Session Four: Week 22


Tonight found us exploring Act IV Scene V, in which Katharina and Petruchio come to an understanding on the way to Baptista’s house. We began to get the humor in the scene just from its first walk through, and we decided to hone in on more details of what’s going on, beginning with movement.

I asked Petruchio to try stopping when he verbally “puts his foot down” about Katharina needing to agree with whatever he says, no matter how ridiculous, and to make her come to him. This was beginning to work, although our Katharina has a tendency to move very quickly that we needed to find a way to alleviate – the scene was not doing what we wanted it to do yet. The lines here are:


Forward, I pray, since we have come so far,

And be it moon, or sun, or what you please:

An if you please to call it a rush-candle,

Henceforth I vow it shall be so for me.



I say it is the moon.



I know it is the moon.



Nay, then you lie: it is the blessèd sun.



Then, God be bless'd, it is the blessèd sun:

But sun it is not, when you say it is not;

And the moon changes even as your mind.

What you will have it named, even that it is;

And so it shall be so for Katharina.


Since both of these women have been committed to the idea that Kate and Petruchio truly love each other and are not awful people, and since we all realized that this might be the most important scene in the play because it’s where they can establish this very firmly, I asked them to try this scene as if the lines were wedding vows – as if this were the real wedding, as opposed to the one in which Petruchio acted out.

This approach proved to be one that the entire ensemble loved. “I like it because Kate has a choice,” said one woman. “It’s the real-est acting there’s been in this group yet,” said another. What this comes down to is that in order to tell this story honestly in the way that they’ve interpreted it, Petruchio and Kate needed to make themselves very vulnerable here. Even with a stand-in Petruchio (the woman playing the role had to go to another group midway through ours), this is paying off.

The ensemble worked together beautifully to stage the rest of the scene, discussing ideas, objectives, obstacles, and the overall effect they want to get out of the interaction with Vincentio. When one woman had an idea for staging that seemed too difficult to some of us, the women in the scene tried it anyway to see if it would work. The majority thought it really didn’t after all, but the whole situation was handled with such respect that it didn’t become a conflict.

It was a really productive night, and we all left feeling good about the work that was done. Those sessions are the ones that help us get through the more challenging ones.


Although we were missing our Katharina and Hortensio, we decided to ride our momentum from the other night and plug in our Petruchio and Vincentio (who had had to leave early) to Act IV Scene iii.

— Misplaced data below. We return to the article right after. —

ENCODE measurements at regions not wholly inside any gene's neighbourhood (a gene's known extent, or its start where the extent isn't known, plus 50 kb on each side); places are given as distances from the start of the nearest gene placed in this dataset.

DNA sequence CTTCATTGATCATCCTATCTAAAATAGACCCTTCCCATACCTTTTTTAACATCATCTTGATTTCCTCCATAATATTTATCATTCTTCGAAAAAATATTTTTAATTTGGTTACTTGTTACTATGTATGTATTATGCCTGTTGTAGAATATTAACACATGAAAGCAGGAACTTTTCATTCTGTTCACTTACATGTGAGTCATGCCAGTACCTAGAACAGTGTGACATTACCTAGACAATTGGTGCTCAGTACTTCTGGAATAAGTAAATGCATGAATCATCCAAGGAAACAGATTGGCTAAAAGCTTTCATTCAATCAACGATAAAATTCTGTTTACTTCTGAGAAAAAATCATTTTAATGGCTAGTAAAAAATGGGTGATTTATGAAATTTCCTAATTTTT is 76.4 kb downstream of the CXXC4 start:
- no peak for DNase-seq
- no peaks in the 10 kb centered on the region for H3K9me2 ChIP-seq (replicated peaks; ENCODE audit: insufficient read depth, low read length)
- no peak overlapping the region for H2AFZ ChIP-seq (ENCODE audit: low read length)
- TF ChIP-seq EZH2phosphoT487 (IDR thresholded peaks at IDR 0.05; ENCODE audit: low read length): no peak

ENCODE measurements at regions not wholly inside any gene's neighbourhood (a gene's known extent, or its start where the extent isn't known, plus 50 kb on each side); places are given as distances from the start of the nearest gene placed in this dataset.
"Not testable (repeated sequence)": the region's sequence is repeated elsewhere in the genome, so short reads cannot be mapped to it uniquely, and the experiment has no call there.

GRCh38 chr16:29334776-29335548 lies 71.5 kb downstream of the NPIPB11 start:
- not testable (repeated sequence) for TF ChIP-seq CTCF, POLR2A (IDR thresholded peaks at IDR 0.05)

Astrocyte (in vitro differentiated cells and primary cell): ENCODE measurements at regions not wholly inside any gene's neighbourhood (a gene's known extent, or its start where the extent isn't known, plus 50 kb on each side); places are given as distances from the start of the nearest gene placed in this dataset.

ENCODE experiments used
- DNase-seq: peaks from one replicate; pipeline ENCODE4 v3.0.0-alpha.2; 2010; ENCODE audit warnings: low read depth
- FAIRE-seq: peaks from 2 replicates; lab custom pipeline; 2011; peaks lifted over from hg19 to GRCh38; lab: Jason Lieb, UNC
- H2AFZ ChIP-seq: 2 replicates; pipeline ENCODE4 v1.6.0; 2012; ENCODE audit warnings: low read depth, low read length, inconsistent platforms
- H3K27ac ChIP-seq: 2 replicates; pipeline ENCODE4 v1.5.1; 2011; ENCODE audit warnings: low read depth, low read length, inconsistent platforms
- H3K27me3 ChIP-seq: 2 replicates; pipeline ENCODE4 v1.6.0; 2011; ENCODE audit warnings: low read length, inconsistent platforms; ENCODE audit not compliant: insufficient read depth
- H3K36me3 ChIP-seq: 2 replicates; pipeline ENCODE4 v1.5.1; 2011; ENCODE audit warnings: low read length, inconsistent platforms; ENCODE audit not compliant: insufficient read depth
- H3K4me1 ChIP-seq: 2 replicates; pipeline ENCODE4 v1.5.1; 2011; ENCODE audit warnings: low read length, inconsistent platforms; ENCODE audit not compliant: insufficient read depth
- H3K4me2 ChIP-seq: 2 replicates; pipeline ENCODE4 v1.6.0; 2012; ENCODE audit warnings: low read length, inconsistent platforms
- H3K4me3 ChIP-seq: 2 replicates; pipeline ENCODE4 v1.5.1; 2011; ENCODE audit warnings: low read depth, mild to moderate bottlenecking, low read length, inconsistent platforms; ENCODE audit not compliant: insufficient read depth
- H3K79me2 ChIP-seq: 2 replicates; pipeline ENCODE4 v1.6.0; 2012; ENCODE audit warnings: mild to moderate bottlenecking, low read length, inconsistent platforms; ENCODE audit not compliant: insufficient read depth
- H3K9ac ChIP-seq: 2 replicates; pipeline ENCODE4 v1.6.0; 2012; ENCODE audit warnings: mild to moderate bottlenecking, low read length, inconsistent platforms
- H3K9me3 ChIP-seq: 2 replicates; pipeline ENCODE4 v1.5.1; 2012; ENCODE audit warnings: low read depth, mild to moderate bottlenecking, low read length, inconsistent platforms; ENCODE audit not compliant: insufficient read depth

Our first challenge was in repeating the blocking we had come up with the other night, but we found that when we focused on the characters’ objectives rather than the exact staging, it happened organically. That was a relief! We worked through the interaction with Vincentio and determined that it is a game that Kate and Petruchio are playing now that they have come to an understanding – their relationship has changed, and so has everything else for them.

After we ran through the scene with our new understanding of it, one woman had an epiphany: “I don’t think the taming of the shrew is a bad thing,” she said, “It’s about calming down and working as a team.” She explained that there is give and take in any relationship, and that is now what she sees in Kate and Petruchio rather than the breaking of a woman’s spirit. We are all inclined to agree with her.

We began reading Act V Scene I and looking to clarify anything that is confusing, but we decided not to put it on its feet because we were missing too many people who are in the scene.

We set a goal to read through the entire play in order as a group by the end of February and see where the holes are – which scenes haven’t been staged or have been recast since we staged them – and a nice byproduct of this will be that our new members will be nicely caught up. We did this last year and liked the way it worked, although we weren’t ready to do it until March or April last year. Even when we feel like we’re spinning our wheels, we have to remind ourselves that it’s part of the process, and we still have plenty of time left to accomplish our goals.

Session Four: Week 20


We continued with the work that the group had done last week on Act IV Scene ii. We began by clarifying each person’s objectives – what does everyone want in this scene? At that point, one woman suggested that we work our way through the scene in contemporary English, since it seemed like there was some confusion about what the lines meant. I invited her to lead the exercise, and she did a great job helping people through it and stopping them when things needed to be clarified; they actually were pretty on top of stopping for clarification themselves in most cases.